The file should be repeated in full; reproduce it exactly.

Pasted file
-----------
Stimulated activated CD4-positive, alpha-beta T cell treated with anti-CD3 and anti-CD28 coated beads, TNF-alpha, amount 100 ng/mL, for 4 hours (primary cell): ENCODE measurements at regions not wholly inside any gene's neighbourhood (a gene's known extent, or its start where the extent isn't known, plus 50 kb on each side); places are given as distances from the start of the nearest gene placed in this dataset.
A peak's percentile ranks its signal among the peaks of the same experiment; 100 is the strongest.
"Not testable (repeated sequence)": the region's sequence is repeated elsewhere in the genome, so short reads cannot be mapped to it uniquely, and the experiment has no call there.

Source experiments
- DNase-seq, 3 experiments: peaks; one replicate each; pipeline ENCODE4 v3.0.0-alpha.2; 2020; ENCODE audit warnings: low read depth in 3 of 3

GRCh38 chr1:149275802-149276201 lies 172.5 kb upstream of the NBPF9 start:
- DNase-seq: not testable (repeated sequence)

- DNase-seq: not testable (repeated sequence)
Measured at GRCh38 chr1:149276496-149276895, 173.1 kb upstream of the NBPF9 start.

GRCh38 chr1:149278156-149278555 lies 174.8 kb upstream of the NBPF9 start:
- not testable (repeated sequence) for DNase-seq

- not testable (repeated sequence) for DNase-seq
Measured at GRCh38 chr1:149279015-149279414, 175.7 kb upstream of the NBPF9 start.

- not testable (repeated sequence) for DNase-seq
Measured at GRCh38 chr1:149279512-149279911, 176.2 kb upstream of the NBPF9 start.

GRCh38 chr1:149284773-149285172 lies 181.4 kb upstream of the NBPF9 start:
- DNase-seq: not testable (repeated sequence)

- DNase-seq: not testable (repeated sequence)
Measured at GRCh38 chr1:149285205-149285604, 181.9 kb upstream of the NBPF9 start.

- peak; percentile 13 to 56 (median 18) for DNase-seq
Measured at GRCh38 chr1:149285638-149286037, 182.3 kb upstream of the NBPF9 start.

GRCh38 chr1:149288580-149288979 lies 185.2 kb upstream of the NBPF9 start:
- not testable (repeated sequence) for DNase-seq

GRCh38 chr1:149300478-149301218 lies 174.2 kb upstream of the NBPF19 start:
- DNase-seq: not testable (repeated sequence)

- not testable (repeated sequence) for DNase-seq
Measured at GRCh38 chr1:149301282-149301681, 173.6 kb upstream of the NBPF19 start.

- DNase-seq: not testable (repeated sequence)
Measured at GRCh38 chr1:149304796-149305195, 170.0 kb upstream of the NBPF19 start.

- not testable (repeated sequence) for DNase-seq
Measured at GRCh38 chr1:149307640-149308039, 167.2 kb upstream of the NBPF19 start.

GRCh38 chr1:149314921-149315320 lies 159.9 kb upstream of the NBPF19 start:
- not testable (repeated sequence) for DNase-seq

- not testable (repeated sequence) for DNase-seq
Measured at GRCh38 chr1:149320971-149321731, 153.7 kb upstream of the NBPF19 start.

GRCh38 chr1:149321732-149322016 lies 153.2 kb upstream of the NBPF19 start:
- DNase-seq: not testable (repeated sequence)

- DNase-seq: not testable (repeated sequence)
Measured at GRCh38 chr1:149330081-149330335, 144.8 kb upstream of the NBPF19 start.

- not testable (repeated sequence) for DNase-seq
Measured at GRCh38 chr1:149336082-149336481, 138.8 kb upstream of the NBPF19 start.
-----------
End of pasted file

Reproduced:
Stimulated activated CD4-positive, alpha-beta T cell treated with anti-CD3 and anti-CD28 coated beads, TNF-alpha, amount 100 ng/mL, for 4 hours (primary cell): ENCODE measurements at regions not wholly inside any gene's neighbourhood (a gene's known extent, or its start where the extent isn't known, plus 50 kb on each side); places are given as distances from the start of the nearest gene placed in this dataset.
A peak's percentile ranks its signal among the peaks of the same experiment; 100 is the strongest.
"Not testable (repeated sequence)": the region's sequence is repeated elsewhere in the genome, so short reads cannot be mapped to it uniquely, and the experiment has no call there.

Source experiments
- DNase-seq, 3 experiments: peaks; one replicate each; pipeline ENCODE4 v3.0.0-alpha.2; 2020; ENCODE audit warnings: low read depth in 3 of 3

GRCh38 chr1:149275802-149276201 lies 172.5 kb upstream of the NBPF9 start:
- DNase-seq: not testable (repeated sequence)

- DNase-seq: not testable (repeated sequence)
Measured at GRCh38 chr1:149276496-149276895, 173.1 kb upstream of the NBPF9 start.

GRCh38 chr1:149278156-149278555 lies 174.8 kb upstream of the NBPF9 start:
- not testable (repeated sequence) for DNase-seq

- not testable (repeated sequence) for DNase-seq
Measured at GRCh38 chr1:149279015-149279414, 175.7 kb upstream of the NBPF9 start.

- not testable (repeated sequence) for DNase-seq
Measured at GRCh38 chr1:149279512-149279911, 176.2 kb upstream of the NBPF9 start.

GRCh38 chr1:149284773-149285172 lies 181.4 kb upstream of the NBPF9 start:
- DNase-seq: not testable (repeated sequence)

- DNase-seq: not testable (repeated sequence)
Measured at GRCh38 chr1:149285205-149285604, 181.9 kb upstream of the NBPF9 start.

- peak; percentile 13 to 56 (median 18) for DNase-seq
Measured at GRCh38 chr1:149285638-149286037, 182.3 kb upstream of the NBPF9 start.

GRCh38 chr1:149288580-149288979 lies 185.2 kb upstream of the NBPF9 start:
- not testable (repeated sequence) for DNase-seq

GRCh38 chr1:149300478-149301218 lies 174.2 kb upstream of the NBPF19 start:
- DNase-seq: not testable (repeated sequence)

- not testable (repeated sequence) for DNase-seq
Measured at GRCh38 chr1:149301282-149301681, 173.6 kb upstream of the NBPF19 start.

- DNase-seq: not testable (repeated sequence)
Measured at GRCh38 chr1:149304796-149305195, 170.0 kb upstream of the NBPF19 start.

- not testable (repeated sequence) for DNase-seq
Measured at GRCh38 chr1:149307640-149308039, 167.2 kb upstream of the NBPF19 start.

GRCh38 chr1:149314921-149315320 lies 159.9 kb upstream of the NBPF19 start:
- not testable (repeated sequence) for DNase-seq

- not testable (repeated sequence) for DNase-seq
Measured at GRCh38 chr1:149320971-149321731, 153.7 kb upstream of the NBPF19 start.

GRCh38 chr1:149321732-149322016 lies 153.2 kb upstream of the NBPF19 start:
- DNase-seq: not testable (repeated sequence)

- DNase-seq: not testable (repeated sequence)
Measured at GRCh38 chr1:149330081-149330335, 144.8 kb upstream of the NBPF19 start.

- not testable (repeated sequence) for DNase-seq
Measured at GRCh38 chr1:149336082-149336481, 138.8 kb upstream of the NBPF19 start.